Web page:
Gods of Africa Touring Exhibition
In recent times and in the wake of the Black Lives Matter movement, the world has been questioning the lack of ethnically diverse representations in our museums and art galleries in the UK and beyond. Prior to this, I, Chinwe Russell, a Nigerian-born Doncaster based artist had been questioning my place in Europe and Africa.
It was this self-reflection that led to the creation of the Gods of Africa collection of 20 sculptures, the creation which was made possible through a grant by the arts council England. My story about the Gods of Africa collection is my attempt to recapture a sense of belonging which had gradually been stripped away after more than 20 years in Europe. This exhibition which was shown in Doncaster Museum to very positive reviews is a great way to encourage audiences from the Black Asian and Minority ethic groups to visit your venues by giving them an exhibition that is relevant to them.
Long before the arrival of the European one God, Africa was governed by many Gods most of which I had never heard of before. This project started from my desire to rediscover who I was. As many people who have lived away from their homeland would agree, there is a certain sense of displacement which is constant within us. When I travel to Nigeria my homeland, I am immediately identified as coming from abroad. When I am in England, I am visibly foreign and so I decided to go on a journey to rediscover who I was, a journey to reclaim my roots and my people. I first studied the tribes of Africa, to rediscover the people, the culture, and the traditions of my homeland. During this study, I came across various references to our ancient Gods who were at the core of our traditional beliefs and practices. I was fascinated by all these Gods and I began to wonder why we abandoned our Gods to follow the European God. The result of that wondering is the Gods of Africa: a study to understand who they were and what role they played in Society.
The decorations that you see on the statues are my attempts to narrate the intriguing story of these fascinating gods.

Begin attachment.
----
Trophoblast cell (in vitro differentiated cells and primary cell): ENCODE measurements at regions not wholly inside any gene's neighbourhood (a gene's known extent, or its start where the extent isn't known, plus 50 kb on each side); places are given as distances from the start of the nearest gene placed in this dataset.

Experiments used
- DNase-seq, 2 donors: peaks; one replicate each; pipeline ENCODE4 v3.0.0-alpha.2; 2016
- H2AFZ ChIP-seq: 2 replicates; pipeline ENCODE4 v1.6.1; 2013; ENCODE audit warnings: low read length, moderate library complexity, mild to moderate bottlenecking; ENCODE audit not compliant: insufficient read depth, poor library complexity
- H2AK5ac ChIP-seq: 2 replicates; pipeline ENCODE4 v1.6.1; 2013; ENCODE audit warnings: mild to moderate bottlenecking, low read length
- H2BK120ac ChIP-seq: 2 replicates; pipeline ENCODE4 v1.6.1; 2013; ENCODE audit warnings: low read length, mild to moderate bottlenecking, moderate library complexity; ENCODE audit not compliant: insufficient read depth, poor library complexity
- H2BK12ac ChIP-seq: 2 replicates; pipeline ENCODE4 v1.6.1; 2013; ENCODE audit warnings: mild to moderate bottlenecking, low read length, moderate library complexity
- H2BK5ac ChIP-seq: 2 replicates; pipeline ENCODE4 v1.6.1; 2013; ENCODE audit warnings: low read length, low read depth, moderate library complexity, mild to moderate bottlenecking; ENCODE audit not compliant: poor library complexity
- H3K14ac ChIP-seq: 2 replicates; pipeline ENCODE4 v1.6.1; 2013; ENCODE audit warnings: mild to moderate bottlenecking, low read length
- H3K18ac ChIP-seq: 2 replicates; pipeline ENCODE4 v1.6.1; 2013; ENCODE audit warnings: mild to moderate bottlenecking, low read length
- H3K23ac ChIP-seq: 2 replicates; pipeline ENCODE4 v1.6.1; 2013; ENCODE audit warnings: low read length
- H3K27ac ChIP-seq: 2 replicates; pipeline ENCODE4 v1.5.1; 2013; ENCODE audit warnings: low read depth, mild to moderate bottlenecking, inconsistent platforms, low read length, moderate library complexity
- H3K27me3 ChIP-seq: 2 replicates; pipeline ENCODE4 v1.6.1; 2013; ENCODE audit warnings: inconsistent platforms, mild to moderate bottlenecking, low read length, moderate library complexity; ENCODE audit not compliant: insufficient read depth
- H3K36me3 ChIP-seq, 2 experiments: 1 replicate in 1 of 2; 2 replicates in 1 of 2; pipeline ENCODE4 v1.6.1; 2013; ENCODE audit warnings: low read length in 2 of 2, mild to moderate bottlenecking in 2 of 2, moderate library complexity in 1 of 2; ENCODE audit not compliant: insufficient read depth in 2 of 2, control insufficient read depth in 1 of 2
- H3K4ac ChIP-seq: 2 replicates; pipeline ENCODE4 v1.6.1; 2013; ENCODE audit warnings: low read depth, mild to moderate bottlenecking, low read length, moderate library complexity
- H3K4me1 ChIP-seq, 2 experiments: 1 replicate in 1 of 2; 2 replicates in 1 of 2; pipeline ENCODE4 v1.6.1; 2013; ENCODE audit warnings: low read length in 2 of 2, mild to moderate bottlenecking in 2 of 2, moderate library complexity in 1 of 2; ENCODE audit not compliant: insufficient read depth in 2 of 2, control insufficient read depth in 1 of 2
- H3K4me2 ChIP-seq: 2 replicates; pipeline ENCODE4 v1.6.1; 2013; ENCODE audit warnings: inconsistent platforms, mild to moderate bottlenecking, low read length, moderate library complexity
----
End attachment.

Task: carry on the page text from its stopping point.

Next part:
As the world increasingly questions the lack of representation of other cultures in our museums and galleries, the Gods of Africa collection is an important way to bring in more diversity into your programming by welcoming groups who were previously excluded by the content of your programming itself. Touring this collection in your venue is also an important way to move away from the superficial discussion about colour and welcome the more exciting study of culture. .
The collection comprises of 20 ceramic sculptures in 2 parts, a body and a head.
Full heigth is 43cm tall and 14cm in diameter (approx)
Let’s discuss. Thank you.
Gods of Africa Project
Before the arrival of the Europeans, the African continent was ruled many ancient Gods and deities. Each of these Gods had their own dominions and specialties.
The Gods determined the fate of man on earth. From the north to the south, from the east to the west, there was a God for everything. There were the creator Gods, the mother earth, Gods of the underworld, the living and the dead, God of morality, abundance and everything in between.
When the Europeans came, everything changed and the Gods were driven to extinction. This project sponsored by the art council is an attempt to bring back the Gods.
The artist has studied different Gods from different parts of Africa. She has then recreated 20 of them as ceramic sculptures, telling their stories on the body of the sculpture. Each sculpture is made up of two parts, the head and the body.